Forestalling future viruses must be done and could be done inexpensively.

Almost forgotten in the story about the Coronavirus is the story of AIDS. The drive to deal with it, the search to find medicine to cure it, and the self-discipline by homosexuals only began in 1981, when the disease was discovered and its causes understood.

It was a stroke of luck that AIDS was discovered so quickly. Another five or ten years could have easily passed before it was detected. Then it would have rampaged through societies all over the world.

Long before AIDS became known, the human immunodeficiency virus HIV was at work. Scientists do not know exactly for how long, but it was probably around for decades. With better warnings and more time we could have got a grip on the virus before it traveled around the globe.

I reported about this in 1990. In my column in the International Herald Tribune I wrote on July 28th after a visit to WHO and talking to its top scientists, “Today some deadly virus, maybe much more dangerous than HIV, could be hidden away in some ecological niche, ready at some future date to break out and sweep the world.”

I was rather shaken by these interviews and I wrote, “We ought to decide that AIDS is the last global viral epidemic. We need a world virus watch to alert the medical community to something dangerous before it strikes far and wide. We need a system to watch and destroy viruses before they work their destructive course. We live in one world so we need a one-world monitoring system.”

To its credit the WHO pushed for this, but it never garnered the support that was required. Then in 2003 SARS struck in East Asia and we saw and heard reports of brave doctors and nurses in China, Hong Kong, Taiwan and Singapore risking their lives to contain it before it decimated their populations and spread to the rest of the world. (For SARS there is still no vaccine.) Six years ago in West Africa the deadly Ebola virus struck on a major scale. (Now there is a vaccine.)

We had warning enough about what I had called, “A deadly virus that could be hidden in some ecological niche”. We didn’t pay enough heed to it. Those epidemiologists who were alert to this danger were not listened to then, and even today in the US of President Donald Trump they are not listened to. Not only should Trump be leading in the right way in the US, he should be setting in motion now a plan to planning preparedness, using WHO, for the next big one which will surely arrive sooner or later. Instead he is withdrawing the US from WHO.

We must take our hats off to the handful of countries which have succeeded in countering the Coronavirus’s worst effects: Sweden, first and foremost, South Korea, Japan, Vietnam, Germany, Greece, New Zealand, Thailand and Uruguay. They form an enlightened core group who should take the lead in WHO for “a preparedness plan”.

In Europe and America the Swedish “light touch” model was often misunderstood and ridiculed. Now we can see it was the right one. Its economy is the best performing of large economies in Western Europe, its number of deaths per capita, although more than its Scandinavian neighbours, is less than that of the US, the UK, Spain and Italy and its social well-being (good mental stability, no wife beating etc.) has not been hurt by unnecessary forced confinement.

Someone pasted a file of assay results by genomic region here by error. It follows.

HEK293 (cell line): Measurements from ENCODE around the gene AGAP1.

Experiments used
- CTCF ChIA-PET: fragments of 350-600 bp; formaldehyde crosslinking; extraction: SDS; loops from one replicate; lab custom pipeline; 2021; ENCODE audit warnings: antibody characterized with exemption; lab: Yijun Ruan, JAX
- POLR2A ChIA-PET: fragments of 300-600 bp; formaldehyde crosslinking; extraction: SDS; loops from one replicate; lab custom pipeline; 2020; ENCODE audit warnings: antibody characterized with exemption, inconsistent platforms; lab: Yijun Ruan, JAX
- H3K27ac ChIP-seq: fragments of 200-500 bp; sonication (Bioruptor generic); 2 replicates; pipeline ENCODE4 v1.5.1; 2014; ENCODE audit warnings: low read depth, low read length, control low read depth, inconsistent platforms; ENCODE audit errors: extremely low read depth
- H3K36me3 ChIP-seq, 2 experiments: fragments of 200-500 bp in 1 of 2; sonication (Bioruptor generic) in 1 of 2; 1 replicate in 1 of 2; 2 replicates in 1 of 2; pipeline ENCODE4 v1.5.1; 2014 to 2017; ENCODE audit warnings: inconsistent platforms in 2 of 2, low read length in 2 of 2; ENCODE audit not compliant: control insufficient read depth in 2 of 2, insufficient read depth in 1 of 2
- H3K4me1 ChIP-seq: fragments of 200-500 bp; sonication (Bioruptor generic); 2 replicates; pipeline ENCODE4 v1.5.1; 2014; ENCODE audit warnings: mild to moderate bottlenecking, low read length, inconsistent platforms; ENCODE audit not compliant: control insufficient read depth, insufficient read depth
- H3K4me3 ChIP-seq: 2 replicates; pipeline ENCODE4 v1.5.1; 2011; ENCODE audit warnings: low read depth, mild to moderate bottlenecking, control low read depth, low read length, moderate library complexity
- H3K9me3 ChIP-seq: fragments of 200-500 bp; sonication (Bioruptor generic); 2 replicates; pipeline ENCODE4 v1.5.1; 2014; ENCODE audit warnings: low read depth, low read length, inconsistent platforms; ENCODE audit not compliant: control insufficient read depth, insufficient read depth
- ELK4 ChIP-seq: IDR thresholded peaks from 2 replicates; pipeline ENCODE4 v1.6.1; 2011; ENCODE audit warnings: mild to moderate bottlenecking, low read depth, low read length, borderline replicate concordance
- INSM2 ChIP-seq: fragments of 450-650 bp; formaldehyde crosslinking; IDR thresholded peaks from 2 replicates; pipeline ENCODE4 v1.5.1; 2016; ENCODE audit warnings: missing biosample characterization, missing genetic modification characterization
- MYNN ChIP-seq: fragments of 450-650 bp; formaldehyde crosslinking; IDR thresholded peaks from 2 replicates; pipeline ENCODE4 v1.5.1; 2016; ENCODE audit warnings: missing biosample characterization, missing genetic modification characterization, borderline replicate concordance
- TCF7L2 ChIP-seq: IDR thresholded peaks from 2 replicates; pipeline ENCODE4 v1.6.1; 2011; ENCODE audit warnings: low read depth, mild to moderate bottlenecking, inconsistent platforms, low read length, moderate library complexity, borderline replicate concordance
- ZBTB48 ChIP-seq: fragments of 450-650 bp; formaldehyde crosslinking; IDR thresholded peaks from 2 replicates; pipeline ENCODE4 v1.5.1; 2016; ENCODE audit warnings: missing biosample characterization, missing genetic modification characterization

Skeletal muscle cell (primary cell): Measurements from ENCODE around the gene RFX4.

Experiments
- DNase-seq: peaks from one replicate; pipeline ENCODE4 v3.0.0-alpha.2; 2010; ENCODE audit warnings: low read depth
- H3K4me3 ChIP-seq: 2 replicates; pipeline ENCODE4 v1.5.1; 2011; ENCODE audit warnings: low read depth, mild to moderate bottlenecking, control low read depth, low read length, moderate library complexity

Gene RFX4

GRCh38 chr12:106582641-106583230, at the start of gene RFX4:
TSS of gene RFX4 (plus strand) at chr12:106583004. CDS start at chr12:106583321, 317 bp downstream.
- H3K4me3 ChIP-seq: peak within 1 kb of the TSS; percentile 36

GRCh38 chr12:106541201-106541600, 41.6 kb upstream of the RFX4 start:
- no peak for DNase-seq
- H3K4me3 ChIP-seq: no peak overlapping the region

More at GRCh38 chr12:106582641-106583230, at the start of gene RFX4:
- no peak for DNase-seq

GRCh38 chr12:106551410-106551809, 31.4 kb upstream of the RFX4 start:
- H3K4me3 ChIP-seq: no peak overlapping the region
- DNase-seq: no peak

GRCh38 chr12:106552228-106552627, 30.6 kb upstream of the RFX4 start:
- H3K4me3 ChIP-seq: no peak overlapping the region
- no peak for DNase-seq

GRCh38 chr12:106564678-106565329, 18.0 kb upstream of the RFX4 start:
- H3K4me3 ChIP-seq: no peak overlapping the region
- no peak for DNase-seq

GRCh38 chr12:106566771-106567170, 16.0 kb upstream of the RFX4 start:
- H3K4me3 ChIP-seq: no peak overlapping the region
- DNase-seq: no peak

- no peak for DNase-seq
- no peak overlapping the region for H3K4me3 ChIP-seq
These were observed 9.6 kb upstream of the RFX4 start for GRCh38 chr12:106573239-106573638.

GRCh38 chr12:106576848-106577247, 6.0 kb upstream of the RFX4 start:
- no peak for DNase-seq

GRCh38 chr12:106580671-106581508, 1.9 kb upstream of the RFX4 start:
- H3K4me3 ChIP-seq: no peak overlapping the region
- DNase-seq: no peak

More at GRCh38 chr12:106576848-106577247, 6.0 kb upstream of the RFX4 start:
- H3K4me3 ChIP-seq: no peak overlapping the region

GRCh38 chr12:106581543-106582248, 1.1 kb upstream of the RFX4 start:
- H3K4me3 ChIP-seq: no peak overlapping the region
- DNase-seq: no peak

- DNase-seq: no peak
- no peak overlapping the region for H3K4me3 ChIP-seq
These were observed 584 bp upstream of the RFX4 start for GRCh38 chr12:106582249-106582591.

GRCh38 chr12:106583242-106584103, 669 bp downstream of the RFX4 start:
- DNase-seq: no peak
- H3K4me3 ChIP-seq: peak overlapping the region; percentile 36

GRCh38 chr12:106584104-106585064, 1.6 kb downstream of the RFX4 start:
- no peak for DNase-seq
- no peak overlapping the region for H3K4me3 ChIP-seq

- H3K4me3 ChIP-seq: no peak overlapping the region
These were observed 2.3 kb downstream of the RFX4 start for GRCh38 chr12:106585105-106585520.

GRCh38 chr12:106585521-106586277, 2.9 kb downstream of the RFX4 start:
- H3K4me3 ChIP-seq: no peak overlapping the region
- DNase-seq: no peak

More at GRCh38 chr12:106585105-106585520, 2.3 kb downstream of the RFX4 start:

Besides the need to emulate the Swedish model instead of going for massive lockdowns, universal health care in poor countries is also necessary if the birth and spreading of a new virus is to be averted. The WHO says that half the world does not have access to essential medicines, vaccinations, diagnosis and preventive care. In this environment a new virus could get up a head of steam before it is noticed.

The poorer countries must face the fact that they need their better off to subsidise the poor, the young to subsidise the old and the healthy to underwrite the sick.

Universal health care should not be over the longer term a burden. A healthier population stimulates economic growth that benefits everybody. The productivity of healthy people outclasses that of sick people. Healthy people are more likely to want education or to set up their own businesses.

A health care system need not be too expensive, according to The Economist in an article written two years ago. Chile and Costa Rica which have a good health sector spend about one eighth of what America does per person yet have similar average life expectancies. (In fact longer than America’s minorities and poor whites.) Thailand spends 220 US dollars per person a year on health and yet has a longevity nearly as good as European countries. Rwanda, which a decade ago was one of the poorest countries of Africa, has introduced ultrabasic health insurance for more than 90% of its people. Infant mortality has fallen from 120 per 1000 life births to under 30.

Our leaders must say today, “There must never be such a virus wrecking havoc again”, followed by an urgent coordinated worldwide effort to forestall it. A healthy health care system is obviously important to people today but it is also a preventive and prophylactic of viruses to come. Moreover, as distances keep shrinking and people travel and mix more we can no longer afford to think nationally about disease. When it comes to disease, for better or worse, whether we are rich or poor, we live in one world.